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Joe Hernandez views on the state of sport in Gibraltar and where it is heading

MADRID, Dec 15 (Reuters) - At a time when many are worried about the rise of the couch potato, the British territory of Gibraltar appears to be bucking the trend and enjoying record levels of participation in sport.

Yet despite their success, the people who organise sport on the Rock are worried that a lack of recognition from international governing bodies could put the brakes on future development.

"Outsiders are often amazed by the high percentage of people who practise sport here," the chief executive of the Gibraltar Sports and Leisure Authority, Joe Hernandez, told Reuters.

"A key reason behind this growth was when Spain's General Francisco Franco closed the border between Gibraltar and Spain in the late sixties.

"There were very few sports available then, but with nothing to do, no access to the countryside, and the only way out on a boat, young people turned to sport for entertainment.

"The border was shut for 17 years and that forced its development. We now have 40 registered sporting bodies of which up to 25 are recognised internationally."

The Gibraltar government has backed this development, investing large amounts of money in state-of-the-art sporting facilities, which are 100-percent subsidised.

"We never need to advertise these facilities. We always have more demand than we can supply," Hernandez said.

Gibraltar has full or associated membership in a wide array of international sporting bodies including athletics, badminton, basketball, boxing, cricket, hockey, rowing, squash, swimming, table tennis, triathlon and volleyball.


But the favourite sport of Gibraltarians is soccer and that is where they have run into problems.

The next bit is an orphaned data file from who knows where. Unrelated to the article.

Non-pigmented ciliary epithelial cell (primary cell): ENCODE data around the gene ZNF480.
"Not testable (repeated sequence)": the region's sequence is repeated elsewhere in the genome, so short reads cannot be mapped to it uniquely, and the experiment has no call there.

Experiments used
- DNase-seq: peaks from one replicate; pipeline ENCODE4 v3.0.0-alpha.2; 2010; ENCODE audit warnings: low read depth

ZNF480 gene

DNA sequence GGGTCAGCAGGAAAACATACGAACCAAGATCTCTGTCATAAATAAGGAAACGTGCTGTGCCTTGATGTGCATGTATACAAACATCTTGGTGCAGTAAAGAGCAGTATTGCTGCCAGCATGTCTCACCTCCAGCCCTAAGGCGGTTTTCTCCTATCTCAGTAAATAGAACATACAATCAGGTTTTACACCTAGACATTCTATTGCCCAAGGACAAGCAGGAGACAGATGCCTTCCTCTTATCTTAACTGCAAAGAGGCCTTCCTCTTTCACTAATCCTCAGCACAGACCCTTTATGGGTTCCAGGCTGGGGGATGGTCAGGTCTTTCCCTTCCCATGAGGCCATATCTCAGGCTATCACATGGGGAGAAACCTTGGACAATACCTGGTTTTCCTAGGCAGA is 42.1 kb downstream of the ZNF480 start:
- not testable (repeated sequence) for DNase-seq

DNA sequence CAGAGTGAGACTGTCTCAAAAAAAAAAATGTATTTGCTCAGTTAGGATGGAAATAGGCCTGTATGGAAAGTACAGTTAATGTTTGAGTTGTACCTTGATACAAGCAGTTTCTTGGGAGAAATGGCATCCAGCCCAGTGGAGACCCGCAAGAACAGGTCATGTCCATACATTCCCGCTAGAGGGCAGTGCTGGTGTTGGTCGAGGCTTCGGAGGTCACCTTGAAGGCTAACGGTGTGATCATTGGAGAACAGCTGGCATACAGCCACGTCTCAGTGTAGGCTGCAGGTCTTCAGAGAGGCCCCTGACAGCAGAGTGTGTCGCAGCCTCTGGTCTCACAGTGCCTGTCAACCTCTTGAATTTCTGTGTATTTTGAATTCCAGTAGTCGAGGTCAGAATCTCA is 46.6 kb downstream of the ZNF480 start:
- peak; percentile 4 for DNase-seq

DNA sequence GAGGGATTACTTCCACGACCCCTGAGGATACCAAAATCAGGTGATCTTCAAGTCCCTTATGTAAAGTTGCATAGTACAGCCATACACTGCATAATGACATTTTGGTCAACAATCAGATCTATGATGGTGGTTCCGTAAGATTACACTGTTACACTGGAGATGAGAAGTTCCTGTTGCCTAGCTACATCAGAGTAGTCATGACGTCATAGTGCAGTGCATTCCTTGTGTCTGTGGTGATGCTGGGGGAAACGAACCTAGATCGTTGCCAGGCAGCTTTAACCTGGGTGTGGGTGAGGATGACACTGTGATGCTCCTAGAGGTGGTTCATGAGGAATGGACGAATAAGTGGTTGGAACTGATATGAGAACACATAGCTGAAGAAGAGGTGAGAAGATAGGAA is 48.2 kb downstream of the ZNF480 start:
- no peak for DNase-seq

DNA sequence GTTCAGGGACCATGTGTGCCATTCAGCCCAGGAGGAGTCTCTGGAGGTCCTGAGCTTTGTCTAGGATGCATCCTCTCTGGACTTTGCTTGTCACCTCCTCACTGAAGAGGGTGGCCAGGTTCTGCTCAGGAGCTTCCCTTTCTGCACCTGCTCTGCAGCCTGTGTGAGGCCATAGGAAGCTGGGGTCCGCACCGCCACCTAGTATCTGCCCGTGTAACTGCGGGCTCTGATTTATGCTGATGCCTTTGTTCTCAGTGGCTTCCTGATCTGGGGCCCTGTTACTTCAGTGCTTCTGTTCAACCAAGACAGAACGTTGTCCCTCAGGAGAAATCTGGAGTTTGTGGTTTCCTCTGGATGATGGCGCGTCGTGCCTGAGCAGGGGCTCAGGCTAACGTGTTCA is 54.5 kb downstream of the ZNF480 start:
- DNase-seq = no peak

Last week, the Gibraltar Football Association (GFA) was admitted as a provisional member of UEFA, but it has taken nine years of petitioning and court cases to get to this stage. A final decision will be voted on at a UEFA Congress in January.

"Maybe there is no other place in the world where from a population of around 30,000 people you have so many participating in sports," GFA vice-president Albert Buhagiar told Reuters.

"In football, we have 31 registered amateur teams and around 80 junior teams."

The GFA, which was founded in 1895, boasts three divisions of amateur teams, who all play the at the Rock's Victoria Stadium, but Buhagiar is not about to claim these sides could compete with Europe's top clubs.

"It would be impossible for our teams to play in the Champions League," he said. "That's not why we want to join UEFA.

"We are more interested in joining for other reasons. To help the development of football among the children, to get support and training for our coaches and referees, and financial help in the form of grants from UEFA.

"Maybe in 15 or 20 years time we might have developed enough to be able to compete in the top competitions. Nobody wins from games where you watch England beating someone like us 5-0."

Many of the arguments put forward against Gibraltar's inclusion in bodies such as FIFA and UEFA are more do to with politics than sport.


Spain, for example, fears that if Gibraltar was given recognition as a separate footballing entity it would undermine its claims to the territory.

There are also concerns that it would strengthen the arguments of Spain's own autonomous regions, the Basque Country and Catalonia, for their own separate national teams.

"Spain won't accept our recognition in UEFA as it would give us the status of a country," Buhagiar said. "The Spanish government, through the Spanish FA, is doing its best to influence a vote against us."

But it is not only in football where Gibraltar has encountered opposition. Its bid to join the International Olympic Committee (IOC) has ploughed a similar furrow to that of the UEFA bid.

The Gibraltar National Olympic Committee (GNOC) is suing the IOC through the Swiss courts for the right to be recognised. A decision is expected next year.

President of the GNOC Louis Triay told Reuters: "Legally we should win the case because we satisfied the rules that were in place when we first made our application.

"Under the old rules, places with a similar status to ourselves such as the old Hong Kong, Bahamas and Western Samoa were recognised, but not us."

Triay stressed that Gibraltar could hold its own on the international stage as it already does in sports such as sailing, hockey and shooting.

"The standard of sport is very high in Gibraltar," he said. "The people here are keen sportsmen. All we need is a sprinter, for example, to win something really big to put us on the map."

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